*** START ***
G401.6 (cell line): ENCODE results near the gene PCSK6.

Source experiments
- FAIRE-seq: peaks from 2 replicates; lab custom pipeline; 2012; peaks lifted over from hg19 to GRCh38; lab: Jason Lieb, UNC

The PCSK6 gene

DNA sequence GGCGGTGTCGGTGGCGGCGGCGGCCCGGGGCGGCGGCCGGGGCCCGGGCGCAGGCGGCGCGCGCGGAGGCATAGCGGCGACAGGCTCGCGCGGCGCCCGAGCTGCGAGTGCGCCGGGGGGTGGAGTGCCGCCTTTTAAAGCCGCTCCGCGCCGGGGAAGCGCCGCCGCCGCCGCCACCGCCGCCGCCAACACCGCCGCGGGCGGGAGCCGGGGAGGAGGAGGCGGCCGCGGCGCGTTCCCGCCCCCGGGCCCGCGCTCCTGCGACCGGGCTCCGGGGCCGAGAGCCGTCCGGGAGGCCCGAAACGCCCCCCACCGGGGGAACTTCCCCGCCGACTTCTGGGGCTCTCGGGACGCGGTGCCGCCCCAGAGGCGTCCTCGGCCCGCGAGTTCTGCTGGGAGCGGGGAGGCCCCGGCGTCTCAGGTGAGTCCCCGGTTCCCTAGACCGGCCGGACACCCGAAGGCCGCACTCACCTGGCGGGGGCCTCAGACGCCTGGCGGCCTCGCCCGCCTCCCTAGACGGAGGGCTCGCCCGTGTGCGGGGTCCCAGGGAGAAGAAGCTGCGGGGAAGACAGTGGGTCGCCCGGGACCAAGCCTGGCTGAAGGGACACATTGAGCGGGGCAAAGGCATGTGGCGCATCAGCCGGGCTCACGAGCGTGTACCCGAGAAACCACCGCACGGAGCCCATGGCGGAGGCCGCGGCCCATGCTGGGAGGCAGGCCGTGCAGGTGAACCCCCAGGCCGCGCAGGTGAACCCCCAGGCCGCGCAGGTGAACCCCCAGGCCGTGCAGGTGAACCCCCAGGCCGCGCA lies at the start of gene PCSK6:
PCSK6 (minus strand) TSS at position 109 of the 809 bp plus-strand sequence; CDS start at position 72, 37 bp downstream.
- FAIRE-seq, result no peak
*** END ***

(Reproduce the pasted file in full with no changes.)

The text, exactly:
G401.6 (cell line): ENCODE results near the gene PCSK6.

Source experiments
- FAIRE-seq: peaks from 2 replicates; lab custom pipeline; 2012; peaks lifted over from hg19 to GRCh38; lab: Jason Lieb, UNC

The PCSK6 gene

DNA sequence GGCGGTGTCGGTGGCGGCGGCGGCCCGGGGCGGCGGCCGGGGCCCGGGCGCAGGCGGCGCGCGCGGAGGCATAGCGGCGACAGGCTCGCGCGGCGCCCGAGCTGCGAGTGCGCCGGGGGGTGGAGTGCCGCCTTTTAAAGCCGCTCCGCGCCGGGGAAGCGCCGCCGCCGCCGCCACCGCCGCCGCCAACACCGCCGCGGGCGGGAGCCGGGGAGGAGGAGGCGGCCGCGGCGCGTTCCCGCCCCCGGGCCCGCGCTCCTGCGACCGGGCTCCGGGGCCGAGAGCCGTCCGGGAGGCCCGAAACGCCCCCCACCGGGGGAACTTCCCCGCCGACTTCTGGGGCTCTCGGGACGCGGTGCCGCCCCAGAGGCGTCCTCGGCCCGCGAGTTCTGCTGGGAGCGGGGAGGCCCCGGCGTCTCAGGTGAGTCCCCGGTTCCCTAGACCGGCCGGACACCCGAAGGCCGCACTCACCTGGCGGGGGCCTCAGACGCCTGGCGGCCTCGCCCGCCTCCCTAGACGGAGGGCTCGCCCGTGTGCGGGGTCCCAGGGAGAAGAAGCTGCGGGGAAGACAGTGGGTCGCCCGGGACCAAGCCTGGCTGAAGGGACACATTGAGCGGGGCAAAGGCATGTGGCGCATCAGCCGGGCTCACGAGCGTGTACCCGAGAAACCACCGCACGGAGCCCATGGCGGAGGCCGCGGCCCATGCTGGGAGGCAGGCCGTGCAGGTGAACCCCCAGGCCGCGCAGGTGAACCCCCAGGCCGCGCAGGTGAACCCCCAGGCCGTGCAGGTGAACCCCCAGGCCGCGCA lies at the start of gene PCSK6:
PCSK6 (minus strand) TSS at position 109 of the 809 bp plus-strand sequence; CDS start at position 72, 37 bp downstream.
- FAIRE-seq, result no peak